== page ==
While you are preparing your taxes, figuring out your taxable income will help determine how much income tax you are responsible to pay. Since the federal tax system is progressive, your tax rate generally increases as your income increases.

Marginal tax rates determine how taxable income is taxed and those who pay income taxes are divided up into different ranges known as tax brackets. Income in each bracket is then taxed at a specific rate.

How Does Taxable Income Affect Your Refund

Since a portion of your paycheck goes toward federal taxes there is a chance you paid more federal income tax than you owe based on your taxable income. If this happens you will receive a refund. The more tax you overpaid the bigger your refund.

How to Calculate Taxable Income

1.Determine Gross Sales

Total sales are the gross income of the company for the particular tax year. Depending on the industry, the company may have sold products, leased equipment, licensed intellectual property, charged interest, or billed for fees which all equal gross revenues.

2. Determine Cost of Goods Sold

Your company needs to calculate the cost of goods sold and report it for the determination of gross profit in tax reporting. If the company does not sell products, ignore the cost of goods sold since its operating costs will be reflected elsewhere on the tax return.

3. Itemize Typical Business Expenses

Two IRS forms, 1120 and 1065, call for itemized reporting for specific categories of business expenses. These expenses typically include salaries and wages, repairs and maintenance, bad debts, rent, taxes, interest and depreciation, and more.

4. Calculate Depreciation

For a number of different reasons, there are various depreciation methods for classes of property that allow for different periods over which business equipment and vehicles may be depreciated. In order to promote investment in new equipment, these special deductions allow immediate or accelerated depreciation.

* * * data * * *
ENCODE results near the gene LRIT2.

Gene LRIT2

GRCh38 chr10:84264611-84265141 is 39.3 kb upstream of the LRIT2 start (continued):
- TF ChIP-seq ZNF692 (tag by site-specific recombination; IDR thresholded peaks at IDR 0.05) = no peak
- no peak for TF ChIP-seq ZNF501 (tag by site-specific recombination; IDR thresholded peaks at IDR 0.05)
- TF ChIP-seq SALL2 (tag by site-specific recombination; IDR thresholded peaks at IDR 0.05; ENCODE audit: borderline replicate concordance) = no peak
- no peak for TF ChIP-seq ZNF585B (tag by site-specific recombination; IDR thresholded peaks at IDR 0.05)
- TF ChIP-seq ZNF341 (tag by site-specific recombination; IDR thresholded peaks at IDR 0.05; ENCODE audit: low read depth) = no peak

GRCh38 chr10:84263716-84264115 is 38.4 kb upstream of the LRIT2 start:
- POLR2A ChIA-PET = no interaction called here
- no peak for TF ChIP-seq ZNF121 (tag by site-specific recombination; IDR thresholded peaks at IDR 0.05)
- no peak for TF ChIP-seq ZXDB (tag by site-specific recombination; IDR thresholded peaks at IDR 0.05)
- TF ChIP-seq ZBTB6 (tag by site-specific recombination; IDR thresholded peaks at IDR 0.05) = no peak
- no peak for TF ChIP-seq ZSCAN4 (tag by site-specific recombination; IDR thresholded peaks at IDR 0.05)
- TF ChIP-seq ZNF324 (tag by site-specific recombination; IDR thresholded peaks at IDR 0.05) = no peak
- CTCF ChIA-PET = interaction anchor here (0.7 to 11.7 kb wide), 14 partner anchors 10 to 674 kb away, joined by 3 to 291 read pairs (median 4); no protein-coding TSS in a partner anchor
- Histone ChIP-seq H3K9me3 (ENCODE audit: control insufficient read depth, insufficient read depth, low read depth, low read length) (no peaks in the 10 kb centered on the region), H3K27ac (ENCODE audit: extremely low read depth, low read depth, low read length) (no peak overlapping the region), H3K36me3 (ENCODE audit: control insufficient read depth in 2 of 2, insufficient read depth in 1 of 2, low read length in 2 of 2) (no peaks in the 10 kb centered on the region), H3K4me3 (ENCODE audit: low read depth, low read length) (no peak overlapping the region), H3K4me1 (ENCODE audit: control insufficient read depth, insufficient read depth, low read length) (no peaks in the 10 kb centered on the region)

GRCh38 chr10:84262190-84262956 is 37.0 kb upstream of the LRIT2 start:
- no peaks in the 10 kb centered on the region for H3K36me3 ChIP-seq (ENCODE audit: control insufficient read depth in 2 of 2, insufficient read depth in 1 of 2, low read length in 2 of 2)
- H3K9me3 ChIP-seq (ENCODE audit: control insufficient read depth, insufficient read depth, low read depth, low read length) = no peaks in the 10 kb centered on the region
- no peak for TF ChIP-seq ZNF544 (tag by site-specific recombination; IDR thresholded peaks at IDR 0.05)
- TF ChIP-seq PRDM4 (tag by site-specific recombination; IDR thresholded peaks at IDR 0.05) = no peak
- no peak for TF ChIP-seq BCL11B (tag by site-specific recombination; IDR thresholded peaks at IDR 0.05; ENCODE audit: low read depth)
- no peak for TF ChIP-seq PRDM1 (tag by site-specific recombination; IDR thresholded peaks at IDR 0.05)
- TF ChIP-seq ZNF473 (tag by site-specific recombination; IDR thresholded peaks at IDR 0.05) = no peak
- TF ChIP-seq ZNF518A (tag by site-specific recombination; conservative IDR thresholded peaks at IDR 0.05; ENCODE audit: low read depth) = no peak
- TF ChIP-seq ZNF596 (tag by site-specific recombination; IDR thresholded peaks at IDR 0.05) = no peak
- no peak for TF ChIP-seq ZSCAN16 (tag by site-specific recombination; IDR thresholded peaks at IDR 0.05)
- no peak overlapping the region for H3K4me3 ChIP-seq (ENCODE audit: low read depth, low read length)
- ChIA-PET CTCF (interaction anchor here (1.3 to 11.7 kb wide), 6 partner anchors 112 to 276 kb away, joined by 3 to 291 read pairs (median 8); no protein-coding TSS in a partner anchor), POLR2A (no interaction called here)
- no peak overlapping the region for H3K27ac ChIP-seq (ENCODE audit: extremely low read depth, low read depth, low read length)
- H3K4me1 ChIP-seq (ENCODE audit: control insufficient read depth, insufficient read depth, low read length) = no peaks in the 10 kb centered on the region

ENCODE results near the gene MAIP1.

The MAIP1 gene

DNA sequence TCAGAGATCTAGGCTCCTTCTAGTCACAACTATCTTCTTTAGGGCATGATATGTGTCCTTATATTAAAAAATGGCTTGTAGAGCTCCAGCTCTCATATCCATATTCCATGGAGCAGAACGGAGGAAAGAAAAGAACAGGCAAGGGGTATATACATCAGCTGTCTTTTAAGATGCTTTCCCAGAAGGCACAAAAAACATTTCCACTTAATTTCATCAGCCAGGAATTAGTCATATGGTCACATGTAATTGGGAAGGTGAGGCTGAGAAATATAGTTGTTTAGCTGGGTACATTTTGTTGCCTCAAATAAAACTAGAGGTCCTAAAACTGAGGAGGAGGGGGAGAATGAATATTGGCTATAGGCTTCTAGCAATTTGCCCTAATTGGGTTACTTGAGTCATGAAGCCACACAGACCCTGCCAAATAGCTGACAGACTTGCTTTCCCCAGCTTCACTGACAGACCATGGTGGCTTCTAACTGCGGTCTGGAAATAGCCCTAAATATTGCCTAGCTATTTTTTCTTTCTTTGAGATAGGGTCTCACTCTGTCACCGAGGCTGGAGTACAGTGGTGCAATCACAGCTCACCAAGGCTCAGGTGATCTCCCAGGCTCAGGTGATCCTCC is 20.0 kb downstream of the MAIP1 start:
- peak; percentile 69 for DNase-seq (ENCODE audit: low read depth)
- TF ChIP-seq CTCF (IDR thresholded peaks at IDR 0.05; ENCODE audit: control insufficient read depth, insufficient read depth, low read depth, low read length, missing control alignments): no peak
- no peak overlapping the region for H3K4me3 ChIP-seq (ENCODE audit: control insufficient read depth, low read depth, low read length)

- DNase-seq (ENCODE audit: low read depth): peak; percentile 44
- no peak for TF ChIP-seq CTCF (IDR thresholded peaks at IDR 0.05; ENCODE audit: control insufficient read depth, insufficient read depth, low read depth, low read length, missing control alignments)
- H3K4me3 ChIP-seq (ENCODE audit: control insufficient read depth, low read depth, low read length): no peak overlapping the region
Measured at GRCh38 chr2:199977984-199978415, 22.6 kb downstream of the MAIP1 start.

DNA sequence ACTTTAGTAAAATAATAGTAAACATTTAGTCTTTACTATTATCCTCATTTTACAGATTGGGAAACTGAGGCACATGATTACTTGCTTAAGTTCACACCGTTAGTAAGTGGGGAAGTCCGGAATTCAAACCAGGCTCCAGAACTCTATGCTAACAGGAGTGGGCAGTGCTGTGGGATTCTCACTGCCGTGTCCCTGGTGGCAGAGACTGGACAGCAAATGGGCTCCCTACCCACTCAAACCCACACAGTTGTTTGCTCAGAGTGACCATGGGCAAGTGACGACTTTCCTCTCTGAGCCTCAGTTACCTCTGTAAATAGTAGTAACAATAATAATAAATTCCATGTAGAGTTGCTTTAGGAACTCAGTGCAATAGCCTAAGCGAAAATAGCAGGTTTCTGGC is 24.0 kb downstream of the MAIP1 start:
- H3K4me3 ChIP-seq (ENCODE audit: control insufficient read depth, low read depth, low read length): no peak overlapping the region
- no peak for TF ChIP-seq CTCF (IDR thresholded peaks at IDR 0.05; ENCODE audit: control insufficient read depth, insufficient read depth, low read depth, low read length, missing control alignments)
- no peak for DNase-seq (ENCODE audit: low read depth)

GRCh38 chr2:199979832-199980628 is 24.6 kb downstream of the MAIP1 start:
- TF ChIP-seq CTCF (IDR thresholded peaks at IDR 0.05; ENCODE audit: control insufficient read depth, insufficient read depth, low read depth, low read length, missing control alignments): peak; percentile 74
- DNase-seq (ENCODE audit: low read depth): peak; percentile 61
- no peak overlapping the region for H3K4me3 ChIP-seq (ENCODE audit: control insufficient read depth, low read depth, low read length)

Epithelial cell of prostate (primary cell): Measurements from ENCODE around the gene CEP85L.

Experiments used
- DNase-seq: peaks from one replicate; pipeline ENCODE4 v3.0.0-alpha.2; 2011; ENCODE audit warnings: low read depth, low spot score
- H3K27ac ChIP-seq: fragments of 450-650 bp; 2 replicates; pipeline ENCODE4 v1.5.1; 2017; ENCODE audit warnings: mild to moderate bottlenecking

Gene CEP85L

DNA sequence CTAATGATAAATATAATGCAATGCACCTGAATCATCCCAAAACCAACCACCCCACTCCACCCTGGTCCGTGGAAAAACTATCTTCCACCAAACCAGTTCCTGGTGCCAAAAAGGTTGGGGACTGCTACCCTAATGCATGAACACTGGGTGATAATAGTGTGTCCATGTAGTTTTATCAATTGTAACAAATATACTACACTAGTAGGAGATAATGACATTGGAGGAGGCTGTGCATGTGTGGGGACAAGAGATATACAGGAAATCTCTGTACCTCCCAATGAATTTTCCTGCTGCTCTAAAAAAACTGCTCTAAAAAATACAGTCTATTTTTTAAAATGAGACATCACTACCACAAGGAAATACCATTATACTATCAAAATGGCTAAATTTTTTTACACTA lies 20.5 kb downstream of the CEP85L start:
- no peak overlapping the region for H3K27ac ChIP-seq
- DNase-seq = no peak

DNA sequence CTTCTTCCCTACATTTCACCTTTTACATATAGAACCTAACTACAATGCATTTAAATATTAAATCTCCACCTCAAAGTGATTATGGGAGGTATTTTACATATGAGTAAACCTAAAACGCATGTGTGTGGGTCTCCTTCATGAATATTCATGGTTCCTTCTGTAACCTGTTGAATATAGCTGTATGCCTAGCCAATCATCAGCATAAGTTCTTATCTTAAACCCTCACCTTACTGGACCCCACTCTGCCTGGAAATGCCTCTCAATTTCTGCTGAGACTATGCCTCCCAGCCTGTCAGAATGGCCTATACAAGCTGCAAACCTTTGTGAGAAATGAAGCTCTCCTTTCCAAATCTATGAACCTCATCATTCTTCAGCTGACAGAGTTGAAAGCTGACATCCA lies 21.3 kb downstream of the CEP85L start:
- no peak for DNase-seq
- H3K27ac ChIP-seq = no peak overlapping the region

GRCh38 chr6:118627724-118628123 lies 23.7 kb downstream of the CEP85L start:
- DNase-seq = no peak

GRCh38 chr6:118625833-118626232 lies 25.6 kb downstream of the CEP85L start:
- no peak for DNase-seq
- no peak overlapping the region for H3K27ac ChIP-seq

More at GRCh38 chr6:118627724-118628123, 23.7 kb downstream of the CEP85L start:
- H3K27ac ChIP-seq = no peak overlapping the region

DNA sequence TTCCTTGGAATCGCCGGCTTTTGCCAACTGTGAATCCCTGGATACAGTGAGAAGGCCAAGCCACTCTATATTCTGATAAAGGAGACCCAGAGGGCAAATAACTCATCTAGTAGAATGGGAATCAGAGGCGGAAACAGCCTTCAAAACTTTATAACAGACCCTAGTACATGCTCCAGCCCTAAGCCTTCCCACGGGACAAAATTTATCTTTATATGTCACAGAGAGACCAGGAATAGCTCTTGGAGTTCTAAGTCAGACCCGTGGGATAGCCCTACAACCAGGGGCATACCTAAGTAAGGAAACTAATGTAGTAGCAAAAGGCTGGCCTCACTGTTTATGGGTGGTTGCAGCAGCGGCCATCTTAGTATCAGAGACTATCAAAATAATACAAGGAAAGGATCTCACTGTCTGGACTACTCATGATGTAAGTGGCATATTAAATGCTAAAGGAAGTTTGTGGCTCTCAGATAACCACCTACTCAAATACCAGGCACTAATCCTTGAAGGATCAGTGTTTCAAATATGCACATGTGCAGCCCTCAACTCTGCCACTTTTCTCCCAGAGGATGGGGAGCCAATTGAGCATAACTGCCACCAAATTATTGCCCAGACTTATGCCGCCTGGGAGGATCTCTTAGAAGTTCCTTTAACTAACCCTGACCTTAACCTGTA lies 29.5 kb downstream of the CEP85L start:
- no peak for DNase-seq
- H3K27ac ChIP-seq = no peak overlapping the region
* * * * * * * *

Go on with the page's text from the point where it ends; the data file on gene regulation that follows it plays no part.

5. Calculate Taxable Income

Taxable Income is calculated by simply subtracting COGS, deductions for ordinary and necessary business expenses, and depreciation from gross income. It is important to note that taxable income may not always be positive, as a company can show a loss that may result in a tax deduction for its owners.

Final Thoughts

Tax code and laws and its complexity are ever-changing, and it is advisable to consult with a professional tax consultant or professional to ensure all appropriate deductions have been made.

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The new tax reform law increases both the complexity and potential opportunity in your tax planning. Limitless Investment and Capital leverages its deep tax and industry experience to look in broad scope and great detail at your business so you can navigate the changing path ahead. Our CPA’s, Enrolled Agents and Tax Advisors provide a combination of advisory services, insights, and technologies, help you understand your starting position, model the tax impact of new and amended provisions, analyze your options, and plan and execute your next steps.